In (1) the rise can be used in order to mark the thought (the propositional content of the question) as speaker-attributed since the speaker knows the answer to the question. Echo questions constitute an other-attributed thought, as in (2):
In (2) B repeats A’s previously uttered words, thus attributing the content of the question to her interlocutor, since it is something that A has just uttered. In this way, B marks the propositional content as A’s thought. For Escandell-Vidal, these questions are underspecified as other-attributed. In (2) the question is clearly hearer-attributed, but Escandell-Vidal claims that the identity of the “other” will be resolved contextually in the case of PS. A crucial element of her proposal is the fact that there may be two layers of meaning encoded through PQ intonation contours. The first function of the contour is to mark the utterance as a PQ, but additional information (like thought attribution) may also be encoded through the contour. Thus the rise and the rise-fall are attributed interrogatives, while the fall-rise is not. The fall-rise contour simply marks an utterance as a PQ and is therefore acceptable for any type of PQ, while the attributed interrogatives are more restricted in terms of when they can appear (due to the additional meaning they carry). Escandell-Vidal’s account, however, is based on author intuitions rather than production data. The present research attempts to account for variation in PQ intonation previously described for Puerto Rican Spanish (PRS) and considers the possible form-meaning pairings for PQs in this variety. Can Escandell-Vidal’s account be extended to other varieties of Spanish? How can we assess the type of information being encoded in PQs using production data, and which methods are most fruitful? These issues are discussed below.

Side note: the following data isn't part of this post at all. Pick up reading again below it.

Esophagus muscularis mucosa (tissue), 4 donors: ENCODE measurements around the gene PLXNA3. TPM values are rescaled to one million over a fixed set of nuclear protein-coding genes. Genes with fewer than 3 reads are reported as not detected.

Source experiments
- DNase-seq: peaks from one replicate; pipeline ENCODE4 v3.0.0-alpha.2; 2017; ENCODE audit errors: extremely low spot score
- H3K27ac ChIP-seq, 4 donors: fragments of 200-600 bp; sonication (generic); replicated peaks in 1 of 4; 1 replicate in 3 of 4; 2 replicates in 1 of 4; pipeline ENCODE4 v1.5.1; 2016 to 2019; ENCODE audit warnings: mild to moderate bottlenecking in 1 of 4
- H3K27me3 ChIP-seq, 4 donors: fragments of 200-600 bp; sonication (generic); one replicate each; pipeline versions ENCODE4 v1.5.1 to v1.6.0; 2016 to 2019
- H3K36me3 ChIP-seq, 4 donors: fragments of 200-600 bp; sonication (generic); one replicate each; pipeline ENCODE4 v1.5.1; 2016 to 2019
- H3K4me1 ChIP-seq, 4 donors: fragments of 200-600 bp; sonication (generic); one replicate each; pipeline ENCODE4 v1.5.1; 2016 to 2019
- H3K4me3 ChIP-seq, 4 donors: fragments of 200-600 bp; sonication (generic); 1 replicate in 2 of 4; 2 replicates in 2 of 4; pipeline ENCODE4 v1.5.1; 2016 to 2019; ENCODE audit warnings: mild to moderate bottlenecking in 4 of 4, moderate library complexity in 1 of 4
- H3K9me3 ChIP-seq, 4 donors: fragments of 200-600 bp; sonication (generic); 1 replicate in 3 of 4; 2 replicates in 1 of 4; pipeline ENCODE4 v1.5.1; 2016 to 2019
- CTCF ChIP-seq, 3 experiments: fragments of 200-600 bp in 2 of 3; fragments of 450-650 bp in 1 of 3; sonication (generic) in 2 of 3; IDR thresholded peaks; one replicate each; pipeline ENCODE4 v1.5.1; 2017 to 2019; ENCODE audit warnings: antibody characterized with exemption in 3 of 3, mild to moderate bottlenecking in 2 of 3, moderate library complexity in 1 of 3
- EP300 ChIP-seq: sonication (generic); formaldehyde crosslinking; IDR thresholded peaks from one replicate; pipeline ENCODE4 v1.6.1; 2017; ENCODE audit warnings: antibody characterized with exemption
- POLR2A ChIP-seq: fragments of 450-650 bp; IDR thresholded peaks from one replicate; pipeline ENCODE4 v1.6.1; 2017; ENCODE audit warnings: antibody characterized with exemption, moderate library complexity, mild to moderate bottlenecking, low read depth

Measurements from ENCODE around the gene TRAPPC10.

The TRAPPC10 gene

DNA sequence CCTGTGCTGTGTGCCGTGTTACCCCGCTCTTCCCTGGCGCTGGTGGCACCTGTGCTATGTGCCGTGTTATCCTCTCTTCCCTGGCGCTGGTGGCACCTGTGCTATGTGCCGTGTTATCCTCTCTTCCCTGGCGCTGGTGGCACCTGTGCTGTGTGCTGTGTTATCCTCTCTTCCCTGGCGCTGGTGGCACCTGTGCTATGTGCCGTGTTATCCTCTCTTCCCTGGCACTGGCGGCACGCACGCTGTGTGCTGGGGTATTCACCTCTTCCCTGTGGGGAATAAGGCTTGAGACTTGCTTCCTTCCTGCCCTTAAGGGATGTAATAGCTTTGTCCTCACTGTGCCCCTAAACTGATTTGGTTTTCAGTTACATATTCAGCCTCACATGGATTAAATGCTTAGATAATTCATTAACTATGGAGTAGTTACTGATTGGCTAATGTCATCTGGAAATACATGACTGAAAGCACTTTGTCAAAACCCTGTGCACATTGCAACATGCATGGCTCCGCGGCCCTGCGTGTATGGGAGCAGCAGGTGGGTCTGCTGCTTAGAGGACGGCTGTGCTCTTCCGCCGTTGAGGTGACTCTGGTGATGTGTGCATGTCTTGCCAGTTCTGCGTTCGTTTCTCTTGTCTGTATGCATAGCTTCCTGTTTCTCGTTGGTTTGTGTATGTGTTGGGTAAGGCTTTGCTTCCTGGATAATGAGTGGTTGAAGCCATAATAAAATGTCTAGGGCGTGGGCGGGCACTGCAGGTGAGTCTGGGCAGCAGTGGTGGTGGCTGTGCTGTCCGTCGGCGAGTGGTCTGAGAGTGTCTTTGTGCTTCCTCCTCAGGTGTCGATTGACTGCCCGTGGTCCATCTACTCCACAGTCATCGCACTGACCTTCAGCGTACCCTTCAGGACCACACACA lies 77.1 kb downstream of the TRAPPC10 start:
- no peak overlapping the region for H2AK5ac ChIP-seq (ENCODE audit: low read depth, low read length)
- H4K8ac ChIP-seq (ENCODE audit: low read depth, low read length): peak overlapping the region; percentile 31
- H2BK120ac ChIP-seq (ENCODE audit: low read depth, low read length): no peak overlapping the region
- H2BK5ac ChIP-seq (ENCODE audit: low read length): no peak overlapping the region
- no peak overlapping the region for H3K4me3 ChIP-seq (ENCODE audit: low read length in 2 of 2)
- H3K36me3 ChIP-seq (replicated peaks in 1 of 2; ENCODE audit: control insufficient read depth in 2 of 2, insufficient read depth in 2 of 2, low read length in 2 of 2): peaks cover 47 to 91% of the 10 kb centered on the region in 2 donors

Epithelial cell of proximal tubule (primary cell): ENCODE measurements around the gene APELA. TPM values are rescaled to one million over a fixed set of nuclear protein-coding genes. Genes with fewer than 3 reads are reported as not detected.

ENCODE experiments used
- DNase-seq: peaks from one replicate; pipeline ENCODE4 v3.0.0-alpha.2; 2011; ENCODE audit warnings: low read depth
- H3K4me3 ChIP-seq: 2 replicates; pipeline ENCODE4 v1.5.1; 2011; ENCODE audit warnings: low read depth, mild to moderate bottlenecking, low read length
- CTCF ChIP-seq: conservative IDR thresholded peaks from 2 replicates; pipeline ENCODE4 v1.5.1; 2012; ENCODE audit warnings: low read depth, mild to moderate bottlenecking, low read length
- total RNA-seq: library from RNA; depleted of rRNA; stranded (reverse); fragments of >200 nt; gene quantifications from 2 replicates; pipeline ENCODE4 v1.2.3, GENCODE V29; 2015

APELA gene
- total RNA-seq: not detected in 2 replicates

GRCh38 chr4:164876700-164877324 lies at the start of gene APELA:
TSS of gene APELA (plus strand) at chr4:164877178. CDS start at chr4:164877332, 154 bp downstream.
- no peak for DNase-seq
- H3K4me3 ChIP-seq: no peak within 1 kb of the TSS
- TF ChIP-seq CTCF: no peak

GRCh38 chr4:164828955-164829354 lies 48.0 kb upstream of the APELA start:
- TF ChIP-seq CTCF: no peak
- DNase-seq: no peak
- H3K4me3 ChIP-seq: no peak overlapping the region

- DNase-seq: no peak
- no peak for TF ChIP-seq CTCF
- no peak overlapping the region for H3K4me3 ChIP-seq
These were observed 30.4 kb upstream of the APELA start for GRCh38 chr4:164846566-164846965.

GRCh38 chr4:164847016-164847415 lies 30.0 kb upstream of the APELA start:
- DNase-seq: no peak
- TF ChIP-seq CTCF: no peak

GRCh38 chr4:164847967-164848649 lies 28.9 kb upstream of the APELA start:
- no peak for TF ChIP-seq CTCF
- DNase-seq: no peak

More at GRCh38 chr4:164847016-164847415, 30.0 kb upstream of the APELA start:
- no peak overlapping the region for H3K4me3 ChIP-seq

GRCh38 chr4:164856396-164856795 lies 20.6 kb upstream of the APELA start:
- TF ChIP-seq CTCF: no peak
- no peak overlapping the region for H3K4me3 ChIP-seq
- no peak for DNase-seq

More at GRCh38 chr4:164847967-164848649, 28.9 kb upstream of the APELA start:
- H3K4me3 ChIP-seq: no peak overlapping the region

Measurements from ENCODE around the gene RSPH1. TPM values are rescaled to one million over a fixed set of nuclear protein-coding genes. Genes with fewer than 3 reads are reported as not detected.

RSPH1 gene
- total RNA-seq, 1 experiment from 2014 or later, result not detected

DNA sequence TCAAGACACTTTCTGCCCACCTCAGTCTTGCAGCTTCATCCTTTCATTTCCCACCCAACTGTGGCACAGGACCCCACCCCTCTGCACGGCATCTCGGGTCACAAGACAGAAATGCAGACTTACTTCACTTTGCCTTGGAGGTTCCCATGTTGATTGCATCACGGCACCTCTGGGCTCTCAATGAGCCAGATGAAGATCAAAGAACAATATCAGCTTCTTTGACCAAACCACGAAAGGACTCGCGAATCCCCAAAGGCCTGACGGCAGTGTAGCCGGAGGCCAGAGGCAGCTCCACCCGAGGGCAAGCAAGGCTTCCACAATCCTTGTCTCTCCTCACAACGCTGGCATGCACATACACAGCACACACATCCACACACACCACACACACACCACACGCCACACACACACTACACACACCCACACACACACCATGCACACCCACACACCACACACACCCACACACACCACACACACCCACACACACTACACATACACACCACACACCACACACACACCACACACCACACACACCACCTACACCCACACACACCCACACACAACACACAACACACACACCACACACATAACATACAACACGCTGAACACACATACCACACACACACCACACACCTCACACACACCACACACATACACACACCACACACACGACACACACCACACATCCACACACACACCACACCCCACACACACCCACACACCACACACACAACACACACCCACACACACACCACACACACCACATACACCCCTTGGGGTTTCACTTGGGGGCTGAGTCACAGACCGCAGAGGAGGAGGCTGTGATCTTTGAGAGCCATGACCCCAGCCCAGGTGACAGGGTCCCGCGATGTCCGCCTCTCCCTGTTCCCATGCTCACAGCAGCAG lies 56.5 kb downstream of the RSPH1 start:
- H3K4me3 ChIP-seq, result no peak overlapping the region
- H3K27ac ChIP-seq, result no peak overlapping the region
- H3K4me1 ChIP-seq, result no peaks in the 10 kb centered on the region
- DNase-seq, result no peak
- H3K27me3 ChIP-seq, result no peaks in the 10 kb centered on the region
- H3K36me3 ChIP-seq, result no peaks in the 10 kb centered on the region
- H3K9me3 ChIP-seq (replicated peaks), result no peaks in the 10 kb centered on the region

1.1 PQs in Romance varieties
As in Spanish, there is a great deal of variation in the intonational marking of PQs across Romance varieties. This has been shown from both production and perception perspectives. Using map tasks, Grice and Savino (1997) found that in Bari Italian, the intonation of CHECKS questions depends on degree of speaker confidence. An accentual rise was found for both QUERIES and tentative checks, while falls were found for CHECKS produced when the speaker was very confident. Santos and Mata (2008) showed that European Portuguese speakers distinguish between two types of confirmation questions through nuclear pitch accent choice: those confirming understanding vs. those confirming perception. Boundary tones for confirmation questions of understanding were produced lower than confirmation questions of perception, and “contact” confirmation questions had even lower boundary tones than confirmation questions of understanding. Vanrell (2011) showed a categorical distinction based on tonal scaling in Majorcan Catalan: PQs produced with ¡H+L*L% are perceived as unbiased questions, while PQs produced with H+L*L% are perceived as biased questions. Even within varieties of Balearic Catalan we find variation. For example, Majorcan and Minorcan Catalan differ in both pitch accent and boundary tone choice for asking questions that differ in information status, speaker attitude, and degree of certainty (Payà and Vanrell 2005). Other meanings that have been encoded through intonation in Romance PQs include a speaker’s state of disbelief (Crespo-Sendra 2011 for Catalan varieties, Lee et al. 2010 for Buenos Aires Spanish, Truckenbrodt et al. 2009 for Brazilian Portuguese) and politeness (Álvarez and Blondet 2003 for Venezuelan Spanish, Orozco 2008 for Mexican Spanish, Estrella-Santos 2007 for Ecuadorian Andean Spanish, Nadeu and Prieto 2011 for Central Catalan). Recently, Vanrell et al. (2014) showed that PQs headed with the que particle along with the L+H*L% nuclear configuration are used for source-marking in Mallorcan Catalan – speakers use the construction to convey that they have evidence for propositional content through direct experience. Thus in various Romance languages speakers use intonational strategies to mark interrogativity in addition to other types of information (i.e. perception, understanding, levels of information structure/discourse activation, certainty, politeness, source marking, etc.). These “added” meanings tend to be non-truth-conditional since they do not affect the truth value of the proposition, but rather allow the speaker to add information about their evaluation propositional content.